30 stupid business jargon phrases you’ve absolutely got to stop using

30 stupid business jargon phrases you’ve absolutely got to stop using
It may have been 43 long years since George Carlin did his infamous ‘7 Words You Can’t Say on TV’ bit, but in all that time, not much has changed: the way we use the English language is still nuttier than a Porta Potty at a peanut festival, and nowhere is that more the case than in the workplace.

(Click here for that gloriously NSFW George Carlin link).

From that aggressively buoyant job ad to your career-change-opportunity-themed redundancy letter, euphemisms abound, and none of them good.

Every day, corporate jargon encroaches further into the English lexicon, and we think it’s time to take a stand.

So reprioritise your current action items; this is the Idealog guide to the worst of the words, the cruddiest of the corporatese and the most awful of the office waffle.

The list:

Action items – A simple ‘to do’ list, but with an air of urgency about it

Bean counter – A term you use when you think you’re cooler than the people in accounts

Coal face – The place where the programmers sit

Decruitment – To fire someone with extreme prejudice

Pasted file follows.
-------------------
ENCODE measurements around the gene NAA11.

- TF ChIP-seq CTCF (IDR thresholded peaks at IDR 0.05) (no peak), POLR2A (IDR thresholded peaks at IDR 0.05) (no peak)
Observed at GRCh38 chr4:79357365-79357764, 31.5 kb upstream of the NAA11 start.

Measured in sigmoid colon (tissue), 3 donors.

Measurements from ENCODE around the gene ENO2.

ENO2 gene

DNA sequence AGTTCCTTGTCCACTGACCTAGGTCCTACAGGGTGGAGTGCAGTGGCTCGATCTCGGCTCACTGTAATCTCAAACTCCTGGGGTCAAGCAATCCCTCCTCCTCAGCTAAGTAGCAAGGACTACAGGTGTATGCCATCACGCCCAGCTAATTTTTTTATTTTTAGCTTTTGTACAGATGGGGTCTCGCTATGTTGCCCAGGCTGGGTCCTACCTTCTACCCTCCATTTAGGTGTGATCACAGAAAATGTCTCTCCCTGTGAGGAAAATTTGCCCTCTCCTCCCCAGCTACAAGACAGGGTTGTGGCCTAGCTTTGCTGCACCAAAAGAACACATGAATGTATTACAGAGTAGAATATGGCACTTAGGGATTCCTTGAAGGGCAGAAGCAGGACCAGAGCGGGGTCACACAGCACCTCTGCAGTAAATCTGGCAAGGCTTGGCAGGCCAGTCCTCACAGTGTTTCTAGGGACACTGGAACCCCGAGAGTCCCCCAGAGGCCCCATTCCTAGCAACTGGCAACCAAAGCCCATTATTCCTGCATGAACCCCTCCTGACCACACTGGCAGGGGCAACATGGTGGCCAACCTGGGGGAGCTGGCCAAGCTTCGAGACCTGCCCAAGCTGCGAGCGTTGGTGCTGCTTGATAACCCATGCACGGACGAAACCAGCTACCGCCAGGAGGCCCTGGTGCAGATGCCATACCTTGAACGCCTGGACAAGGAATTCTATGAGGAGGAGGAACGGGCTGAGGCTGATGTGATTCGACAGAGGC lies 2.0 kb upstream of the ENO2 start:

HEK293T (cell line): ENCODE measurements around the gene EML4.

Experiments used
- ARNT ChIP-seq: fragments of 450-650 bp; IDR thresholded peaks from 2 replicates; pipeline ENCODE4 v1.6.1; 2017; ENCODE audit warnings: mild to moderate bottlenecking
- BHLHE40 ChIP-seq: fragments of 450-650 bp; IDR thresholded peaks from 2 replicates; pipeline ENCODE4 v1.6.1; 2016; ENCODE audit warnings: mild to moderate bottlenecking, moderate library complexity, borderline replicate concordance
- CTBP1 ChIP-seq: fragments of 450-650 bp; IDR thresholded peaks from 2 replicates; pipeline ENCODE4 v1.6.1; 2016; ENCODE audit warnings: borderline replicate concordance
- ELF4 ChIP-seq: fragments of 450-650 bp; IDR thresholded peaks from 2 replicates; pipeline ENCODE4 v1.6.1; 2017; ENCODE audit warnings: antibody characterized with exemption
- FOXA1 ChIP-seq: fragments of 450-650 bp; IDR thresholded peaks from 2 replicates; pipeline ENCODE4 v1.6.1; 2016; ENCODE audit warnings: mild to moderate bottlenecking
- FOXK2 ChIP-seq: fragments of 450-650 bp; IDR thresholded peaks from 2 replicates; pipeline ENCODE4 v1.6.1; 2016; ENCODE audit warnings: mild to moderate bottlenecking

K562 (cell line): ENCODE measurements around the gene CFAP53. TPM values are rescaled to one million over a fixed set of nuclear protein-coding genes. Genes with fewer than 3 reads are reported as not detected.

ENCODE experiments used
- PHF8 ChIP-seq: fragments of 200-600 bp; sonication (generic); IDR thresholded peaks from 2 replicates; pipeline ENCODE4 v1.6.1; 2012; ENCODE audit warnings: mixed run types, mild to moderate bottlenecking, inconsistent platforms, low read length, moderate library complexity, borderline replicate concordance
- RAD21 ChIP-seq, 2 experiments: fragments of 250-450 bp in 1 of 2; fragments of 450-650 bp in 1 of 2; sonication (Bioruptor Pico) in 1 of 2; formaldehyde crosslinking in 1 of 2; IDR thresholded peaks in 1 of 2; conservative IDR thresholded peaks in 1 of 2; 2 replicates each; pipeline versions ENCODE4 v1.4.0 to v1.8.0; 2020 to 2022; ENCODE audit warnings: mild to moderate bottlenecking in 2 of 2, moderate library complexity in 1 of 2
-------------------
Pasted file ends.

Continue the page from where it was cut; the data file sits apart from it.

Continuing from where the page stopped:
Drilling down – Analysing an employee’s idea in detail sufficient to eventually claim it as your own

Embracing sustainability – To procure a recycling bin

Face time – What happens for two minutes prior to a decruitment

Game changing – The way you describe your product right before you lose all your money

Hot desk – What you call your desk after it’s been taken away

Human capital – The single worst way to describe a human

Imagineer – What someone with an idea for an app calls themselves

Leading edge/bleeding edge – Technology so new and cool it makes you want to evoke swordsmithery

​Learnings – The plural form of a word with no plural form

Leverage – What the Mafia says it’s doing when it’s breaking your fingers/something a lever does

Luddites – Anyone who doesn’t want your app

Meeting stakeholder expectations – Doing as you’re told

Outside the box – The way you describe the thinking behind that idea you stole from Idealog

Peek behind the kimono – A phrase that’s supposed to say ‘this is revealing information’, but in fact says ‘Hey, ladies/I’m that guy/don’t leave your drink unattended’

Putting your feelers out – Posting a work-related request on Facebook

Resonate – To like something

Rightsizing – Downsizing

Salt mines – Where middle managers say they work

Serial Entrepreneur – A person who frequently starts new ventures, regardless of the consequences

Sideways – The direction things go when they go straight down

Skillset – To describe one skill as many

Three-drink lunch – A five-drink lunch

Unpack (an idea) – The preparation you do before you reject an idea

Verbing – What business does to English

Visioneering – What imagineers say they do

With all due respect – The respect you give to someone you don’t respect

Now check out part 2 here.